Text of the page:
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The Memo: Trump's risky Tulsa rally

President TrumpDonald John TrumpPennsylvania Supreme Court strikes down GOP bid to stop election certification Biden looks to career officials to restore trust, morale in government agencies Sunday shows preview: US health officials brace for post-holiday COVID-19 surge MORE is about to make a high-risk return to the campaign trail.

Trump will hold a massive rally in Tulsa, Okla., on Saturday, at a time when coronavirus infections there are rising steeply.

Any upsurge in cases that could be linked to the event, set to take place at a 19,200-capacity indoor arena, would be a political nightmare for a president facing a tough reelection battle.

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Trump has already come under criticism for his initial response to the crisis. And roughly 20 states are seeing their COVID-19 caseloads increase, including three election battlegrounds: Florida, Georgia and North Carolina.

But Trump is gambling that nothing will go wrong and that his rally will be taken as a sign the nation is on the path back to normalcy.

Public health officials say they don’t care about the politics — but they are alarmed by the president’s willingness to roll the dice.

“Frankly, I’m terrified,” Lawrence Gostin, a Georgetown Law professor who specializes in public health, told The Hill. “I literally can’t think of a more dangerous scenario for the spread of the coronavirus than a crowded indoor rally.”

Such an event, Gostin added, “has every single element of risk — people close together, in a contained indoor space, and also with a lot of shouting and yelling, which projects the virus.”

Experts in Oklahoma have added their voices to the chorus of concern.

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“It’s a perfect storm that we can’t afford to have,” Bruce Dart, the executive director of the Tulsa health department, told The New York Times on Tuesday.

The Times noted that Tulsa County had its highest number of new cases on Monday since the coronavirus crisis began and that hospitalizations with COVID-19 have “almost doubled” in a one-week period.

The Trump campaign is pushing back on accusations of recklessness, noting several measures that have been put in place.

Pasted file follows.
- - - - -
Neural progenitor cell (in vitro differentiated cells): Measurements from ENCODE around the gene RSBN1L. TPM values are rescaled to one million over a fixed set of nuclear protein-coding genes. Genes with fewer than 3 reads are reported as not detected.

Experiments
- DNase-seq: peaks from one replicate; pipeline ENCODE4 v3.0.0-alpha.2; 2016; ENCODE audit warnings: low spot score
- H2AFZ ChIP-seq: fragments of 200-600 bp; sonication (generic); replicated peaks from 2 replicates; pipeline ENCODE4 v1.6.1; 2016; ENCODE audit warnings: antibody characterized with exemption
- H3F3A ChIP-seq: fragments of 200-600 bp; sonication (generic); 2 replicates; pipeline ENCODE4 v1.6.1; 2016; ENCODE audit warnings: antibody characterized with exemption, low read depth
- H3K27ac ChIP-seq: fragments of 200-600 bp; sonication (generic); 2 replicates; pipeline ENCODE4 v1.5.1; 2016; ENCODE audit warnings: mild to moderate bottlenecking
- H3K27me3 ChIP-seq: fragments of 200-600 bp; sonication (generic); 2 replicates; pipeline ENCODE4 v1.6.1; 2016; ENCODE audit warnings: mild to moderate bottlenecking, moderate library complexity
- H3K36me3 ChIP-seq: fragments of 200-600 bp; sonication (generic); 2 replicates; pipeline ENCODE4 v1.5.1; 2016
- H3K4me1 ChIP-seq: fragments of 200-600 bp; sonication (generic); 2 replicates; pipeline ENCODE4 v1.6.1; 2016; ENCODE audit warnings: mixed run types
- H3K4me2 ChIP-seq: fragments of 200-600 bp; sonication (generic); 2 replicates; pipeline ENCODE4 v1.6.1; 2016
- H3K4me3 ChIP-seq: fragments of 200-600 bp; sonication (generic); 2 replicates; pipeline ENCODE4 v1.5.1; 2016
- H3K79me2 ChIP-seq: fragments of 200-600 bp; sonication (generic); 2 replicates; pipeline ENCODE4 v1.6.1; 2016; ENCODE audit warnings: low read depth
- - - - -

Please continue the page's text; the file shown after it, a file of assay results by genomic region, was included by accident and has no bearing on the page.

“The campaign takes the health and safety of rally-goers seriously and is taking precautions to make the rally safe,” Erin Perrine, deputy communications director for the Trump campaign, said in an email. “Every single rally goer will have their temperature checked, be provided a face mask and hand sanitizer.”

Trump claimed on Twitter on Monday that almost 1 million people have requested tickets for the rally. Trump received about 949,000 votes in Oklahoma in the 2016 presidential election.

Vice President Pence on Tuesday said during an interview with “Fox & Friends” that the campaign was considering “another venue” or “outside activities” in Tulsa.

It was not clear whether Pence was suggesting moving the entire event outdoors or if he was referring to arrangements for any overflow crowd.

Moving the whole event outside could be one way for the campaign to blunt health concerns, as most evidence now suggests indoor spaces are more dangerous for the spread of the virus.

If it remains indoors, health experts say the measures announced by the Trump campaign may not be enough.

Those moves, according to Kavita Patel, a health expert with the Brookings Institution, amount to “a good start.” But, she added, “I would want to see very concrete precautions, including a mandatory mask.”

Patel said the bottom line was that having a huge crowd congregating indoors was imprudent, irrespective of the specific nature of the event.

“Regardless of who is holding the rally, it is not a good idea to put people inside a closed space,” she said.

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Pro-Trump voices are frustrated with what they consider to be unfair media coverage of the event, however. They draw comparisons with the media’s treatment of the huge street protests that followed the police killing of George Floyd in Minneapolis on May 25.

“It is absolutely absurd for the mainstream media to even try to lob these criticisms against the campaign, after the last three weeks of them literally cheering on the rallies and protests that have had zero social distancing and zero testing requirements,” said Andy Surabian, a Republican strategist and former Trump White House official.

Surabian contended that the disparity in coverage was so striking that voters would dismiss the criticisms of Trump’s move.

“If you are going to be critical, at least admit that you are being hypocritical, because that’s all it is,” he said, referring to the media coverage. “Just because the media agrees with the political goals of the protesters and disagrees with the political goals of the people rallying for Donald Trump, they are going to say one rally is acceptable and the other rally is not, but the American people have eyes and know they’re full of it.”

Whether that proves true or not, the broader danger for Trump lies in a widespread resurgence of the virus.

If that can be avoided, his Tulsa rally may come to be seen as a winning political bet. But if things go bad, footage of the president before a huge indoor crowd could pack a powerful and damning punch.

 

The Memo is a reported column by Niall Stanage, primarily focused on Donald Trump’s presidency.